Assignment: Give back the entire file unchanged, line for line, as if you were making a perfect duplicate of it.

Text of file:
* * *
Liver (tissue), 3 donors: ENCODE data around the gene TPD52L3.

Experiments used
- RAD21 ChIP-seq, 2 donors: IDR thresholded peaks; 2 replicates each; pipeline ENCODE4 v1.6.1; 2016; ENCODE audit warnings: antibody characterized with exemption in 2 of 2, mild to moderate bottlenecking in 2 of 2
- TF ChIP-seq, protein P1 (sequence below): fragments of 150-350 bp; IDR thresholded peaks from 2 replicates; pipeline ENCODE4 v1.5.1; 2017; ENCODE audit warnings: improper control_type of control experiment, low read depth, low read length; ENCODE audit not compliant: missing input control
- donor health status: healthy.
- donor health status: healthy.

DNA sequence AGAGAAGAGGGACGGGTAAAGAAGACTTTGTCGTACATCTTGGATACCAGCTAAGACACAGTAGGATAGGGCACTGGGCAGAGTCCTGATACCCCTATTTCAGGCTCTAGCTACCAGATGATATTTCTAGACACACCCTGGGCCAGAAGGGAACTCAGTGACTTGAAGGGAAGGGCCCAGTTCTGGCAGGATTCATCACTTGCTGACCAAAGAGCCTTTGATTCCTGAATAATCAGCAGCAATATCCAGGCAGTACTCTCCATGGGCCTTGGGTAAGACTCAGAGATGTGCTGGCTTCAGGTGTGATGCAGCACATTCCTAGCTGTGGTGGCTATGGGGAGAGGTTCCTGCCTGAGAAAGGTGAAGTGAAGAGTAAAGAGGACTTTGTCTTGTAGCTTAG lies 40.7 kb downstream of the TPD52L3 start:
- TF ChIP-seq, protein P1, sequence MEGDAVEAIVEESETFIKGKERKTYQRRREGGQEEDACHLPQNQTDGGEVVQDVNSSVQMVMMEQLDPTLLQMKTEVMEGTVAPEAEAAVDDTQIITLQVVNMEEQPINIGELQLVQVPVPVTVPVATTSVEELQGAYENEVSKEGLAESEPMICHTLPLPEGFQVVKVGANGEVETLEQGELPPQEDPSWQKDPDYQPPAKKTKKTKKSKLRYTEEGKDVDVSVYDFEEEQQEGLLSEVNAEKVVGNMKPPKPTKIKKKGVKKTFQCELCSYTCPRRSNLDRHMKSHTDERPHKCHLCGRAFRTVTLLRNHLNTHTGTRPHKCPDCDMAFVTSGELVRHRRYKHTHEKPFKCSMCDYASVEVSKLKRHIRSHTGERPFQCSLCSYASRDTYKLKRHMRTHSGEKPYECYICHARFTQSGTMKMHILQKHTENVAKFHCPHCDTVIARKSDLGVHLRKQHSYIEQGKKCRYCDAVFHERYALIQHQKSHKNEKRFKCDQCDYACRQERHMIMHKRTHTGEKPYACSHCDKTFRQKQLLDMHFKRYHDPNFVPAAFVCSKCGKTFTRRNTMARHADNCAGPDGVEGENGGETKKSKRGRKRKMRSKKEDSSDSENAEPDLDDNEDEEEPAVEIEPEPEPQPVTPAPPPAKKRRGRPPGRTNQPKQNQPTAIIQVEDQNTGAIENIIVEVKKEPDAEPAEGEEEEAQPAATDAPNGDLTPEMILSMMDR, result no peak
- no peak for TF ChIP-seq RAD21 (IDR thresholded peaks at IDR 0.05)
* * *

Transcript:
Liver (tissue), 3 donors: ENCODE data around the gene TPD52L3.

Experiments used
- RAD21 ChIP-seq, 2 donors: IDR thresholded peaks; 2 replicates each; pipeline ENCODE4 v1.6.1; 2016; ENCODE audit warnings: antibody characterized with exemption in 2 of 2, mild to moderate bottlenecking in 2 of 2
- TF ChIP-seq, protein P1 (sequence below): fragments of 150-350 bp; IDR thresholded peaks from 2 replicates; pipeline ENCODE4 v1.5.1; 2017; ENCODE audit warnings: improper control_type of control experiment, low read depth, low read length; ENCODE audit not compliant: missing input control
- donor health status: healthy.
- donor health status: healthy.

DNA sequence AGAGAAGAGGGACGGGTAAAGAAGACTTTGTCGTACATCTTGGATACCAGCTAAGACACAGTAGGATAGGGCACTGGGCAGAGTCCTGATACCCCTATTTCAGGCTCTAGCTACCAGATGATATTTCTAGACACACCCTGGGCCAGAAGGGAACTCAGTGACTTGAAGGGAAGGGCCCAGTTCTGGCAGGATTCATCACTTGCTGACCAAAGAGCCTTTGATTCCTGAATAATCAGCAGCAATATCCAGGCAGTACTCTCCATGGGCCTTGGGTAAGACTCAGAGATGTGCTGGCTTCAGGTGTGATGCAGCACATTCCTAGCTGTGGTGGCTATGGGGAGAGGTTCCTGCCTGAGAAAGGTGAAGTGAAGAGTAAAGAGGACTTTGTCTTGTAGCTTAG lies 40.7 kb downstream of the TPD52L3 start:
- TF ChIP-seq, protein P1, sequence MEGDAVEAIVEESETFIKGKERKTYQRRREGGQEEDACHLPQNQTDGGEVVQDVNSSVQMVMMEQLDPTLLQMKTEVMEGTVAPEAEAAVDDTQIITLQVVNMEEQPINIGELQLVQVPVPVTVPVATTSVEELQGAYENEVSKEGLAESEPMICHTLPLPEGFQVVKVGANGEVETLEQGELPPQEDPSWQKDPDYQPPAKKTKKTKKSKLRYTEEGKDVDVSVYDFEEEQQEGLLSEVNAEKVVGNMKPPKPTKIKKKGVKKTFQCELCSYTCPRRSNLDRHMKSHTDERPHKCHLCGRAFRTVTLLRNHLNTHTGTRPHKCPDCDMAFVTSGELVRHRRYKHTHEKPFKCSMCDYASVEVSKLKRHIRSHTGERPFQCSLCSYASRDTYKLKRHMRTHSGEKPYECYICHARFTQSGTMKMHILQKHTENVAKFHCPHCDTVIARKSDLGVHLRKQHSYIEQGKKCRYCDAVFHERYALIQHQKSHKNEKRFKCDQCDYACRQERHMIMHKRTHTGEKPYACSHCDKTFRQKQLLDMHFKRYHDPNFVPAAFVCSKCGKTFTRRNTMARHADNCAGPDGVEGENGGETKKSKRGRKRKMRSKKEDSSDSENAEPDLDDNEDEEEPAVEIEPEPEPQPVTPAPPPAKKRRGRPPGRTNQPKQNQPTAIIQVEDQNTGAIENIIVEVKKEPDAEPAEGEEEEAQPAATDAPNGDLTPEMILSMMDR, result no peak
- no peak for TF ChIP-seq RAD21 (IDR thresholded peaks at IDR 0.05)